As conversations about suicide continue following the launch of the #YouCanTalk campaign, Life in Mind would like to take a moment to shine the spotlight on the ground-breaking research which informed and empowered the initiative.
Commissioned by beyondblue, and completed by The University of Melbourne, the research investigated community attitudes and misconceptions about suicide.
Over 3,000 participants were involved in the research, which found that everyday Australians want to help family and friends at risk of suicide, but are unsure how to identify and respond to the warning signs.
- The research found that 50 percent of respondents believed that you need to be a skilled professional to assist someone at risk of suicide.
- 40 percent of participants indicated they felt suicide can occur without warning, with 30 percent thinking that most people at risk of suicide show no sign.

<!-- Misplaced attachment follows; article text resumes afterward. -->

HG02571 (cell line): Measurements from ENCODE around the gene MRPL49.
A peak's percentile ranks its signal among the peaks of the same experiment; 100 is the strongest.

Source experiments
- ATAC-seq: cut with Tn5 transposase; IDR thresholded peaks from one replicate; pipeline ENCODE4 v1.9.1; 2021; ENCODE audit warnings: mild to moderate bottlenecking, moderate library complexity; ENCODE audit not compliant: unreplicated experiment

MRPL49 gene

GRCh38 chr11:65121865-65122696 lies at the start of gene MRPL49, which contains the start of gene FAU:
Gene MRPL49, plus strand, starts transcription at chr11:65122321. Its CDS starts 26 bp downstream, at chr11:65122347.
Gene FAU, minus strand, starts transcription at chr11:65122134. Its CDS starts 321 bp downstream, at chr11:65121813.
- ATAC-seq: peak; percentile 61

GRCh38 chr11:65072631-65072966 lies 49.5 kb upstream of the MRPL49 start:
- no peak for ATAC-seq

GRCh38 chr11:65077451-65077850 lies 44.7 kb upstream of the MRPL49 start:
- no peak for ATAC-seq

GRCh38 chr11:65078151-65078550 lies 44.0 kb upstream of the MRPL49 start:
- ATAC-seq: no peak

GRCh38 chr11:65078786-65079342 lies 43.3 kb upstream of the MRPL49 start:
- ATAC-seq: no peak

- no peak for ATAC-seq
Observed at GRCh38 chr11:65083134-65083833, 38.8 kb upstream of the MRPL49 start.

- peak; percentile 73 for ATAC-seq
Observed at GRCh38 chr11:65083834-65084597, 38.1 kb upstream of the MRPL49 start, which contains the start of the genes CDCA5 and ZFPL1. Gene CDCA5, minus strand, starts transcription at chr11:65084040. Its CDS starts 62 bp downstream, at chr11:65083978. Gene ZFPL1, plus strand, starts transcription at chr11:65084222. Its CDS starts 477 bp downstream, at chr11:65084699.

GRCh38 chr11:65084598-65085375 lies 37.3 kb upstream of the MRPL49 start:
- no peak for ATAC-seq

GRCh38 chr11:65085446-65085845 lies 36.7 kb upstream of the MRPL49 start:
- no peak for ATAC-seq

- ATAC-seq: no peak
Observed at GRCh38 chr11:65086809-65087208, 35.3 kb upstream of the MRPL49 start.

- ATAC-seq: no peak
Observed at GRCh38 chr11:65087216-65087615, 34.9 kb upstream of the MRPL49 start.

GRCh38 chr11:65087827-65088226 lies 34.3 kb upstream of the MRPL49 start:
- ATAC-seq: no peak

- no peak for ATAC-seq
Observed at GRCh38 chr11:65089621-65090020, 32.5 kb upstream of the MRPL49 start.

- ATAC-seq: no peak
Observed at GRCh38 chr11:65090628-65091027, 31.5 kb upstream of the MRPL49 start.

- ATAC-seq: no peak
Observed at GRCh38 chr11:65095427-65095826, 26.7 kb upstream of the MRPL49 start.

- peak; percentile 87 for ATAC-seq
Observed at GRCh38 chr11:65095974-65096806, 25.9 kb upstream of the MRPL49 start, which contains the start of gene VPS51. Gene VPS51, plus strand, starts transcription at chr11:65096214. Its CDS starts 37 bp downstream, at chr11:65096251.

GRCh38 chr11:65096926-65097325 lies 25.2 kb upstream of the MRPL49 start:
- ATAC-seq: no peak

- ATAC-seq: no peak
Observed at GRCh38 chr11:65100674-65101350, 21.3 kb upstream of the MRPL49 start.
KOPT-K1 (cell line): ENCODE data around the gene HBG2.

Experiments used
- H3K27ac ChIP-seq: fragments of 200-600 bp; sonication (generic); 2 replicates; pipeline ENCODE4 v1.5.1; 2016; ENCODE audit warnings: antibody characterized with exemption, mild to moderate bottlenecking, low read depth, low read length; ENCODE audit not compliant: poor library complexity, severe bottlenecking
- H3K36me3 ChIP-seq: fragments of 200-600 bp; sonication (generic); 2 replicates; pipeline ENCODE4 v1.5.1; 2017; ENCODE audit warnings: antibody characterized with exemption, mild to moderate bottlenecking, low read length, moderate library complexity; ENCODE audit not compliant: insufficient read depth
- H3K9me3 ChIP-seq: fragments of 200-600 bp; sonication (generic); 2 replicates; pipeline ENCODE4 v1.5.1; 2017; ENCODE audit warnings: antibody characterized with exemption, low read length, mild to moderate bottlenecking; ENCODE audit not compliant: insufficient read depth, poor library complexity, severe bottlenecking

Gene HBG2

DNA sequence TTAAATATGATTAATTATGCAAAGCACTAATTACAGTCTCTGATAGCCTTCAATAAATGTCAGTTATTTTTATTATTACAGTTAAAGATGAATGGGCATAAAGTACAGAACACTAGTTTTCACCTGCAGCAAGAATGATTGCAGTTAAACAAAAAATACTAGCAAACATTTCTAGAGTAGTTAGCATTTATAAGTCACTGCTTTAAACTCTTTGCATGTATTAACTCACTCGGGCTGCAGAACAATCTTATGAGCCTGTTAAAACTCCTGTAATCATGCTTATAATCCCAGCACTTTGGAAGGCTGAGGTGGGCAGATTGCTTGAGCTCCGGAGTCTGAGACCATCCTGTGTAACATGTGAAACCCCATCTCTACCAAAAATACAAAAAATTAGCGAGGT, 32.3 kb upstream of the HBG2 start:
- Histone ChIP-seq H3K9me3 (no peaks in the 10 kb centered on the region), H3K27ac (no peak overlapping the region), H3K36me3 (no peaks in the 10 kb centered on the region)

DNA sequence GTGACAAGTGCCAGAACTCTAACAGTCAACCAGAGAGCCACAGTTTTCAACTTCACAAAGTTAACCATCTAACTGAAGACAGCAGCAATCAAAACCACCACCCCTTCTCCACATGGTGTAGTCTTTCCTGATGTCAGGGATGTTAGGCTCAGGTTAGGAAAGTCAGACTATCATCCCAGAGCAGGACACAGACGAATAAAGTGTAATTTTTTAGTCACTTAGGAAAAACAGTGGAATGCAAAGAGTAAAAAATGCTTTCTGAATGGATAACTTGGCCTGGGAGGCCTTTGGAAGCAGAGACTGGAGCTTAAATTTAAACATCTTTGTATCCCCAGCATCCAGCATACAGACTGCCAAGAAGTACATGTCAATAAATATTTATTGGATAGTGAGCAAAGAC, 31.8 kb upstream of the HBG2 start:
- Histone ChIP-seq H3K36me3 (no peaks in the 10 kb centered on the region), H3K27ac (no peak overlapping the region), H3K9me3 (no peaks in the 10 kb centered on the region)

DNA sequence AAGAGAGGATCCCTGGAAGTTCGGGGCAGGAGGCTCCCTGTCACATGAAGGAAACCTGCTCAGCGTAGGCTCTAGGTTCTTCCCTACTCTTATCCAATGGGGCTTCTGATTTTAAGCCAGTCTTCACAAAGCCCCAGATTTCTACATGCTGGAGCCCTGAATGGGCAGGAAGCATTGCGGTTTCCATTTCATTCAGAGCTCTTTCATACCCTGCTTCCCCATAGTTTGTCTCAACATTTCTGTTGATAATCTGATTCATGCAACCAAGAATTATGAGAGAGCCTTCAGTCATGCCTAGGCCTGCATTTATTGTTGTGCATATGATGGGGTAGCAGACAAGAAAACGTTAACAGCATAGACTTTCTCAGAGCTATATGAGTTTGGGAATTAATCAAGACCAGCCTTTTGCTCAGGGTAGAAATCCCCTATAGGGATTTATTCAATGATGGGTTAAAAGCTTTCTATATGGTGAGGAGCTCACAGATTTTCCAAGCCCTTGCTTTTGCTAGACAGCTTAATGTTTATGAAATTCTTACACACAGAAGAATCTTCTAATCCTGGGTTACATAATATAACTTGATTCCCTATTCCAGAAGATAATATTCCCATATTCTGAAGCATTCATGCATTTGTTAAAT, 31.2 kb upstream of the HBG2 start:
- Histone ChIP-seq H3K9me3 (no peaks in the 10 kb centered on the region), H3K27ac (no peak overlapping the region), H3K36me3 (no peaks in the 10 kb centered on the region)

- While 30 percent of people also thought that discussing suicide could encourage a person to consider planning suicide.
The research provides vital new information about general public perceptions of suicide and their ability or willingness to respond to suicide risk.
This evidence will be used to inform future public communication and policy development across the sector to reduce suicide.
As part of a collaborative strategy to prompt behaviour change and encourage open, honest and safe conversations about suicide beyondblue, Black Dog Institute, Everymind, headspace, Lifeline, ReachOut and R U OK?, came together to launch the #YouCanTalk initiative last week.
Fuelled by the findings of this important research, the #YouCanTalk campaign has been designed so that everyone can support and get on board to share this important message.
By giving Australians the resources, training and support they need to help prevent suicide, #YouCanTalk will is aiming to reduce suicide rates.
For more information on the #YouCanTalk campaign, please visit: Life in Mind #YouCanTalk
To find out more about the research, please visit: beyondblue